Dale Howard estimates 20 percent of his higher-end product sales
are being lost to online-only retailers.
But what’s worse are the complaints he gets from customers
about his prices — some of which are more than 25 percent
higher than those found on the Internet. As a result, the owner and
president of B&L Pools, a five-store operation in Phoenix, is
losing patience with manufacturers that offer deep discounts to online vendors.
“I’m done trying to sell products that I’m going
to get hurt on,” Howard says. “And I won’t
promote products I’m going to lose customers on because the
pricing is so different.
“These dealers shouldn’t be able to sell products for
below my cost and still make a profit,” he adds. “When
it starts getting into significant dollars, even your best friend
will go to the Internet.”
Howard’s solution, like so many other retailers faced with
similar dilemmas, is to align his business with suppliers that
closely monitor their MAP, or minimum advertised pricing, programs.
“You just try to make it known to manufacturers that this is
key to keeping those relationships,” he says.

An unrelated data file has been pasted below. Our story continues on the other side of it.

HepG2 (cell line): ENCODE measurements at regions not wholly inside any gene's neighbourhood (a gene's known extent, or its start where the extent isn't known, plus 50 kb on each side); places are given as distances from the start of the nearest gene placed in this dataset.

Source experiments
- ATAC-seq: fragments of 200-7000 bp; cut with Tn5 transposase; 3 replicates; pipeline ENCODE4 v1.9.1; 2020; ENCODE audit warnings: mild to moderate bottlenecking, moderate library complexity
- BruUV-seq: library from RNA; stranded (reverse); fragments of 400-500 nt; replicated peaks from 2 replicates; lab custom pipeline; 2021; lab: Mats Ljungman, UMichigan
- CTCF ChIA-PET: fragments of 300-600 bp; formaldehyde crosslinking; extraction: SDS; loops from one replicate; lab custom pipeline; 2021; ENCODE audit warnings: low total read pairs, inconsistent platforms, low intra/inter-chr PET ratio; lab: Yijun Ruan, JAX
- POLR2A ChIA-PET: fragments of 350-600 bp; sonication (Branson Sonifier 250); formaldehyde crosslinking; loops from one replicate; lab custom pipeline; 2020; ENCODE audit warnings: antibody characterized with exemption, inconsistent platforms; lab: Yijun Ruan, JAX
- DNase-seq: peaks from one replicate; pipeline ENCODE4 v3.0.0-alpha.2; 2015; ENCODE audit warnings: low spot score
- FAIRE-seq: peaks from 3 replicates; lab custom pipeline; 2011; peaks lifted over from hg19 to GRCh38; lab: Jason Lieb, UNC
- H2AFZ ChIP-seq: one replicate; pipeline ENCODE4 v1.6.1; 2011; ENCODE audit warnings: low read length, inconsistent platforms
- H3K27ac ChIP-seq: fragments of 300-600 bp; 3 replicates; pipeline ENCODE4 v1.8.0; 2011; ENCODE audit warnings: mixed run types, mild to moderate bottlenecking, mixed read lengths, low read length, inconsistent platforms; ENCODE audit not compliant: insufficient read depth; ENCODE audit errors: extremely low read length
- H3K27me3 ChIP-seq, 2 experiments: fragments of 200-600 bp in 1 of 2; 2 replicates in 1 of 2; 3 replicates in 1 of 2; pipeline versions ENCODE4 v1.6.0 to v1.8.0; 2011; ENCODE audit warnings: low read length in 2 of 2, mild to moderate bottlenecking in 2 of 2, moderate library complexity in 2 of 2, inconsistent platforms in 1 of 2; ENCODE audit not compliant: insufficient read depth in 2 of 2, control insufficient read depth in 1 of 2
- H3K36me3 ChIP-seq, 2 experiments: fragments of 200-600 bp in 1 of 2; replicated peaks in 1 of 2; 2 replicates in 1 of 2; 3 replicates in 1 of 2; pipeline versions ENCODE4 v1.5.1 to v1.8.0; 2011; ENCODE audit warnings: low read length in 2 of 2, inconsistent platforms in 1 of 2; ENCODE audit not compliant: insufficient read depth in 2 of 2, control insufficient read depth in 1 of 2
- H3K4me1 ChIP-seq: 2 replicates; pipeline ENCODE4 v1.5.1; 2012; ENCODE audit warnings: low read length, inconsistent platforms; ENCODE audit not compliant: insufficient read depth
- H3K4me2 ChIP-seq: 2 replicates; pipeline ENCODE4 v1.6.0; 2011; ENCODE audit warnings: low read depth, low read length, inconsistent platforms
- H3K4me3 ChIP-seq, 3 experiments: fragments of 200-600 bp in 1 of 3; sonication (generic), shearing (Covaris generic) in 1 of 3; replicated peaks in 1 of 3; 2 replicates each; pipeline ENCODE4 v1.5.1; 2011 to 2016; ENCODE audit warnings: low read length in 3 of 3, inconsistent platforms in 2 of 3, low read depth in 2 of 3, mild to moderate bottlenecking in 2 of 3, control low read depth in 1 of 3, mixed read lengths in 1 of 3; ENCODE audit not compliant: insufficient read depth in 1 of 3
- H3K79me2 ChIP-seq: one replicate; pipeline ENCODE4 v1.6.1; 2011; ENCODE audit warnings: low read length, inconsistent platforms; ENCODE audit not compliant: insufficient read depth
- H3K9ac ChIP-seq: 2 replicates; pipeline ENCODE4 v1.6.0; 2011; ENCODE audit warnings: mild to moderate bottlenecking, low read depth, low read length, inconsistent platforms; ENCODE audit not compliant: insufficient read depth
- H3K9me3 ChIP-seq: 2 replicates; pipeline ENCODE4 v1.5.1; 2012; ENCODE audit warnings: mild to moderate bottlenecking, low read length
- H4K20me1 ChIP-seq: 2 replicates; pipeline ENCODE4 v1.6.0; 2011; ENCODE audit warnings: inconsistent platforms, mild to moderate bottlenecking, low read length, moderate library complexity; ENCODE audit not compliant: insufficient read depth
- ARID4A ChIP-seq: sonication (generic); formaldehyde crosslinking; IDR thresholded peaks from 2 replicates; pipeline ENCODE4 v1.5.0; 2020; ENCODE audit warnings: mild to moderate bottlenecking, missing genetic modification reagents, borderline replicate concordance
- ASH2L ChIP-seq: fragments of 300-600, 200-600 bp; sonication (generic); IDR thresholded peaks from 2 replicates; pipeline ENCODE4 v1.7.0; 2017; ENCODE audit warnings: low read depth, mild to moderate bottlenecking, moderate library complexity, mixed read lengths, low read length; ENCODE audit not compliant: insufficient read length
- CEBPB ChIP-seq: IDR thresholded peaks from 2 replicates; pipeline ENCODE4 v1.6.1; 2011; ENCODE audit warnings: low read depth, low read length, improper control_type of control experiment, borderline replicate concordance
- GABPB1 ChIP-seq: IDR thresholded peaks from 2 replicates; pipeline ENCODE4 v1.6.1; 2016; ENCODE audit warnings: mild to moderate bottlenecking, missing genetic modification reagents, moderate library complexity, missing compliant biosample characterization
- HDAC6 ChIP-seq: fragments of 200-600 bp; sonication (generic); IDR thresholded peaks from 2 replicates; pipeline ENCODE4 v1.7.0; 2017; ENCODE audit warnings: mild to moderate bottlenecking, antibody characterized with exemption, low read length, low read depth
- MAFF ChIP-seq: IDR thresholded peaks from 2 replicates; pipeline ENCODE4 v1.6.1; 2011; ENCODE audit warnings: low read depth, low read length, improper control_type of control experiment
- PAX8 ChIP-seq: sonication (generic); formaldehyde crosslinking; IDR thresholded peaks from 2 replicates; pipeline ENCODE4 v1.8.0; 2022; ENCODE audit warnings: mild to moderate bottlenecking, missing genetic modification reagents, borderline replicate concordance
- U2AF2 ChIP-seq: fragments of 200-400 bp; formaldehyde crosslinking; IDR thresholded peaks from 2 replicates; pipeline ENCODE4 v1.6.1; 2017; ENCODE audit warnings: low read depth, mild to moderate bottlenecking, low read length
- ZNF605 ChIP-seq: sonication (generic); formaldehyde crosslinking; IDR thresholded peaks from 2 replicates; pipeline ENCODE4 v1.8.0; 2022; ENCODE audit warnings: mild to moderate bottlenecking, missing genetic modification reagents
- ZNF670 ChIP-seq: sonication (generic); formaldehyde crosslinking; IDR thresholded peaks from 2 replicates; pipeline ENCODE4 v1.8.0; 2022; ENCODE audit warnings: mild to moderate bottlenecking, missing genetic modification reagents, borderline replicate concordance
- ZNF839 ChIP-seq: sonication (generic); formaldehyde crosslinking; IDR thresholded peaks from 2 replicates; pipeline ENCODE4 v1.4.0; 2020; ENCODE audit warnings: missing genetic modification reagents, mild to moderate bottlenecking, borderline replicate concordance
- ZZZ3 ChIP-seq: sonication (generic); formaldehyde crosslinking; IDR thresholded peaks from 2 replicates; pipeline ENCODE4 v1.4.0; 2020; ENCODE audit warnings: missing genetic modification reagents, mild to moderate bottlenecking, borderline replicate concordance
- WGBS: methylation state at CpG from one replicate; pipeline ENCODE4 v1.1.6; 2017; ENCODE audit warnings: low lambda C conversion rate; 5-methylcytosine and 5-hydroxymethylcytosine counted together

“Otherwise, it could be the end of mom-and-pop retailers.”
Kelly Reed agrees. The operations manager at Contemporary
Watercrafters in Gaithersburg, Md., will sometimes offer a
discount to a customer who approaches her with an Internet price
that’s 10 or 20 percent below her own.
“But when there’s a 50 percent price cut, you have to
let those sales go,” she says. “It’s really hard
when you get a longtime customer who wants it that much
As a result, she tends to favor manufacturers that offer better
pricing or warranties to traditional retailers over online-only
Along those lines, some retailers would like to see manufacturers
offer special programs and incentives for brick-and-mortar clients
who service their products. This would translate into a different
product line for mom-and-pop stores, who can then market the
special features and prestige of those items.